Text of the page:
Bishops freeze funding as Canadian Catholic charity comes under fire
Catholic News Agency April 12, 2018
The Archdiocese of Toronto is joining other Canadian dioceses withholding funds from the international development agency sponsored by the Canadian bishops’ conference.
The Canadian Catholic Organization for Development and Peace (CCODP) is an overseas development agency sponsored by the Canadian Catholic Conference of Bishops. A recent investigation found that the agency has partnered with organizations upholding policies contradictory to Catholic Church teaching, particularly on matters of abortion, contraception and gender theory.
“A recent review of CCODP partners, conducted by representatives of the Canadian Conference of Catholic Bishops has produced alarming concerns about dozens of overseas organizations,” said Cardinal Thomas Collins of Toronto in an April 11 statement, according to the Canadian Catholic News.
“It is critical to ensure that it allocates no funds to projects or groups that operate contrary to the moral and social teachings of the Church,” Collins continued.
Seven other dioceses have withdrawn financial support from CCODP, including St. Catharine, Edmonton, St. Paul, Nelson, and Whitehorse. The Archdiocese of Toronto said that it would freeze around $800,000 CAD earmarked for CCODP until the matter is settled.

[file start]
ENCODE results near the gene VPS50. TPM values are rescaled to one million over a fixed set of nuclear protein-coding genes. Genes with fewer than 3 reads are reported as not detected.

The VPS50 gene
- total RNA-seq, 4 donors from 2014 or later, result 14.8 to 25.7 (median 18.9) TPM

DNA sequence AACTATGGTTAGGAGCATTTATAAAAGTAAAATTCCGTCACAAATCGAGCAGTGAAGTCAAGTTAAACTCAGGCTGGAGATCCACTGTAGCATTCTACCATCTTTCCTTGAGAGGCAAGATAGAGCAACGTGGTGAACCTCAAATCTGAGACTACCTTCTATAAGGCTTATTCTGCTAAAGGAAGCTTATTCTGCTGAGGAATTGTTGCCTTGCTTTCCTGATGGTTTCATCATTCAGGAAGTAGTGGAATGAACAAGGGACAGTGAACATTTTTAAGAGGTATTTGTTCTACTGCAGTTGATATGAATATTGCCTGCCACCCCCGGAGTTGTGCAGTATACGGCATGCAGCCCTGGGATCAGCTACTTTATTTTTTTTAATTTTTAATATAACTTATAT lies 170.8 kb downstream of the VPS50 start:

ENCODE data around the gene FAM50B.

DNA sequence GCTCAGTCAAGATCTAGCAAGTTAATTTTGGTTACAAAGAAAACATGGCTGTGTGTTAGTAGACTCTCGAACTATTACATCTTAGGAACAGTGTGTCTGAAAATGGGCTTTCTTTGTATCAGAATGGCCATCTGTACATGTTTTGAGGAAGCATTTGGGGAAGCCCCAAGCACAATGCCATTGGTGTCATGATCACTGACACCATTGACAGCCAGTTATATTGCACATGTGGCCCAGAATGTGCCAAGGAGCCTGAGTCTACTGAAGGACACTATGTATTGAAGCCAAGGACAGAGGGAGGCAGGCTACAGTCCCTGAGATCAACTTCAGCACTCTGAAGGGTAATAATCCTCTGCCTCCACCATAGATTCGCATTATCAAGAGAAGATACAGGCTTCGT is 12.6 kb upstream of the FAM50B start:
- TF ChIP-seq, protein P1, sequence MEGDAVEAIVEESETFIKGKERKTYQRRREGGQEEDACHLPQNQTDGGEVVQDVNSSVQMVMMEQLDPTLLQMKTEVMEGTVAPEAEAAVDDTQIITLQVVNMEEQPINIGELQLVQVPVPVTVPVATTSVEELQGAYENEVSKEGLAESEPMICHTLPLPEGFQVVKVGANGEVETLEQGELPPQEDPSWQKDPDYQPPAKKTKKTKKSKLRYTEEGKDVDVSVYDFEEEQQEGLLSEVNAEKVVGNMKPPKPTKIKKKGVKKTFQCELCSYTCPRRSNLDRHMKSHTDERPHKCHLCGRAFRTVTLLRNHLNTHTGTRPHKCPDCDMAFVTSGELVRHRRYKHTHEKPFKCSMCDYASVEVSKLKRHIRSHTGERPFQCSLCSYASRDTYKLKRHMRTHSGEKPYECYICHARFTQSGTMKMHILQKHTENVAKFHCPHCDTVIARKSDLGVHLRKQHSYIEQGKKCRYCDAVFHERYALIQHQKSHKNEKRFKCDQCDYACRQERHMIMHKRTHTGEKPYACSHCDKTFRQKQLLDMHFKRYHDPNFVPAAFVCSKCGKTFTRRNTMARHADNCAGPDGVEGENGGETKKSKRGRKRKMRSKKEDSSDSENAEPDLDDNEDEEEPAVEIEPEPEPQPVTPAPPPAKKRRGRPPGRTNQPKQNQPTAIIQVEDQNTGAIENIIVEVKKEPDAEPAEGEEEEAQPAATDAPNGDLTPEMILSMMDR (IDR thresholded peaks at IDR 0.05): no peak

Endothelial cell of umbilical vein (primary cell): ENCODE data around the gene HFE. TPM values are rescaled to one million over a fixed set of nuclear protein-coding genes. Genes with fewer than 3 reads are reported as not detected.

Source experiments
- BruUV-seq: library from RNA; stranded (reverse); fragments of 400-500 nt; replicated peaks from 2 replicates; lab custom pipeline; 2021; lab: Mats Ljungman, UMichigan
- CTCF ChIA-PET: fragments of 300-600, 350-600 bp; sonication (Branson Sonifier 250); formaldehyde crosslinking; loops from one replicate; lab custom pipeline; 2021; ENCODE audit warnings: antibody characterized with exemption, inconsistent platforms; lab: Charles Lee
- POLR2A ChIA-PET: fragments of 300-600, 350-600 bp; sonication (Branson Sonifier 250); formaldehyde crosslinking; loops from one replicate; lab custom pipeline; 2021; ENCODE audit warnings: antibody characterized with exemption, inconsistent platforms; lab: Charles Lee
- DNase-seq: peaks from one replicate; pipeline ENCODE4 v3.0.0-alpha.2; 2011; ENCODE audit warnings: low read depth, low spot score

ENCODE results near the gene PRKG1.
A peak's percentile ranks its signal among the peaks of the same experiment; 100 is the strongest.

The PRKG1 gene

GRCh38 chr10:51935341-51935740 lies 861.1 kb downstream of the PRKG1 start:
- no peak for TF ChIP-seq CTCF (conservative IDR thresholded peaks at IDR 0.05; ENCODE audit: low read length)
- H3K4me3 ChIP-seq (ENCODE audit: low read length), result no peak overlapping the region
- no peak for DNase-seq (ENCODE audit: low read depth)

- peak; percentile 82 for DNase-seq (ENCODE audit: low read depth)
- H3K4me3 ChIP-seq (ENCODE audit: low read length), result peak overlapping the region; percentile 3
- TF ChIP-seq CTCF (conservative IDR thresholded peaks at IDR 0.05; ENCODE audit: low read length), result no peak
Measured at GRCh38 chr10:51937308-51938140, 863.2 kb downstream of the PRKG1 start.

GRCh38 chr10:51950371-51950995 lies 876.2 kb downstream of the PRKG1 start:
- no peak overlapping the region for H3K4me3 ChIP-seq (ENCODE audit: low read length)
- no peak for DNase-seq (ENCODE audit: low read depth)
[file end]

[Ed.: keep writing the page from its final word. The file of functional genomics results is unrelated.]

Archbishop Richard Smith of Edmonton said April 4 that approximately 40 CCODP partners have shown “evidence of conflict with Catholic moral and social teaching” which does not “demonstrate full respect for the sanctity of human life.”
Smith noted that the probe was initiated after concerns were raised in a February meeting with the Assembly of Western and Northern Canadian Catholic Bishops.
Other Canadian bishops, including Bishop Hector Vila of Whitehorse and Bishop William McGrattan of Calgary have said that partners of the CCODP have endorsed practices which advocate policies “not in compliance with Catholic teachings.”
Archbishop J. Michael Miller of Vancouver said that his diocese would be pulling funding from CCODP “temporarily” until they receive “clear assurance” that the group is complying with Church values.
CCODP, which was founded in 1967 by the bishops of Canada, is cooperating with the ongoing investigation. The organization’s deputy director, Romain Duguay, said his staff will comply fully with the “joint research project.”
“We are confident that this process will strengthen the relationship with the bishops, and they will see that we are actually very strong about the position of the Church and all the values that the Church wants to promote,” Duguay said.
Duguay said that CCODP has partnered with local groups whose missions may have evolved over time, developing values not in line with Catholic doctrine. If the investigation finds this to be the case, Duguay said they will terminate the problematic partnerships and will “go in search of another partner.”
Funds earmarked for CCODP are typically raised during Lenten diocesan campaigns. Several bishops have said that if they are not convinced that CCODP is fully aligned with Catholic teaching, they will use their reserved funds for other charitable organizations.
A similar investigation took place with CCODP in 2009. As a result of that investigation, the organization cancelled some projects.
“The archbishop has raised serious questions and they need to be answered,” Duguay said.